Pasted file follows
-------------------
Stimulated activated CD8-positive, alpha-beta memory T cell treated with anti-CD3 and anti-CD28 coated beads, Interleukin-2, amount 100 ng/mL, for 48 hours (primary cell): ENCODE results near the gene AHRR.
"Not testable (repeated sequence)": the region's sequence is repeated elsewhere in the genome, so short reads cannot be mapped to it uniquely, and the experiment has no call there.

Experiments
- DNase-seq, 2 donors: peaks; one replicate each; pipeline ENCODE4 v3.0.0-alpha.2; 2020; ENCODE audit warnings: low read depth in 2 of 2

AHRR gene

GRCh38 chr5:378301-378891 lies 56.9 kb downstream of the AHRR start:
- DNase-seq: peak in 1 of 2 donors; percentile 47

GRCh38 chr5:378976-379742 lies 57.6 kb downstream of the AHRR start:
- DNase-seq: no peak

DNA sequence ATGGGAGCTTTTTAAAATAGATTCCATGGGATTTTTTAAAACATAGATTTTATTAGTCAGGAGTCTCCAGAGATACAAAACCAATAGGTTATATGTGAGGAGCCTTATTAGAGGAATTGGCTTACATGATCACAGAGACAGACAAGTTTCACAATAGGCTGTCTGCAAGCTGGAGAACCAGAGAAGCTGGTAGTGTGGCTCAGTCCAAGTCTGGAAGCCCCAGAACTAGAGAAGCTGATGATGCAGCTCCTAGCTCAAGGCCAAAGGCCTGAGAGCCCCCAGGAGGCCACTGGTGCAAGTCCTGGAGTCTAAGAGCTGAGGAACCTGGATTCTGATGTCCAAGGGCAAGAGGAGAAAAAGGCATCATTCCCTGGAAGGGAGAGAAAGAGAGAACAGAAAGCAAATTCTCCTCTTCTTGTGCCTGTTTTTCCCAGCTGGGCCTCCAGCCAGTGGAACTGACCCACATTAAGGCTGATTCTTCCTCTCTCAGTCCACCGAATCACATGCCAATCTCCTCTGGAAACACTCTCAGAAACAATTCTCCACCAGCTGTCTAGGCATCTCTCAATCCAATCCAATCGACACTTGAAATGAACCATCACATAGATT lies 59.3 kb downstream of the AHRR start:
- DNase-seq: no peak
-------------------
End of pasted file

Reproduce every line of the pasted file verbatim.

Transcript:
Stimulated activated CD8-positive, alpha-beta memory T cell treated with anti-CD3 and anti-CD28 coated beads, Interleukin-2, amount 100 ng/mL, for 48 hours (primary cell): ENCODE results near the gene AHRR.
"Not testable (repeated sequence)": the region's sequence is repeated elsewhere in the genome, so short reads cannot be mapped to it uniquely, and the experiment has no call there.

Experiments
- DNase-seq, 2 donors: peaks; one replicate each; pipeline ENCODE4 v3.0.0-alpha.2; 2020; ENCODE audit warnings: low read depth in 2 of 2

AHRR gene

GRCh38 chr5:378301-378891 lies 56.9 kb downstream of the AHRR start:
- DNase-seq: peak in 1 of 2 donors; percentile 47

GRCh38 chr5:378976-379742 lies 57.6 kb downstream of the AHRR start:
- DNase-seq: no peak

DNA sequence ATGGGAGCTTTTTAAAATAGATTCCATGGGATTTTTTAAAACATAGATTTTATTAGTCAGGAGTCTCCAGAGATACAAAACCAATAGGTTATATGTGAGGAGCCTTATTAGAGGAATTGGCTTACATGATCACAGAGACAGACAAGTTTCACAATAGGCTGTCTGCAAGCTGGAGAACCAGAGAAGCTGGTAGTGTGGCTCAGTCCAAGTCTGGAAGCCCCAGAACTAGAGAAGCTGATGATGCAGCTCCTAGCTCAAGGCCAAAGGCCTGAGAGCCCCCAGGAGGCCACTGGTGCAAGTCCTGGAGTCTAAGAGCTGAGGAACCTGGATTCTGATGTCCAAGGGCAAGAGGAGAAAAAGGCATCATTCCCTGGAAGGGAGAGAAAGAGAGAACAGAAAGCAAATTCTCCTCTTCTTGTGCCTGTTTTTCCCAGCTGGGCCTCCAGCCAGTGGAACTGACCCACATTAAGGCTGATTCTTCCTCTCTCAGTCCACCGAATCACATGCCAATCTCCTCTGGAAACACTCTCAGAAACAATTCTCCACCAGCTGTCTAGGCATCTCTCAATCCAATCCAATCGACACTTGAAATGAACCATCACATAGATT lies 59.3 kb downstream of the AHRR start:
- DNase-seq: no peak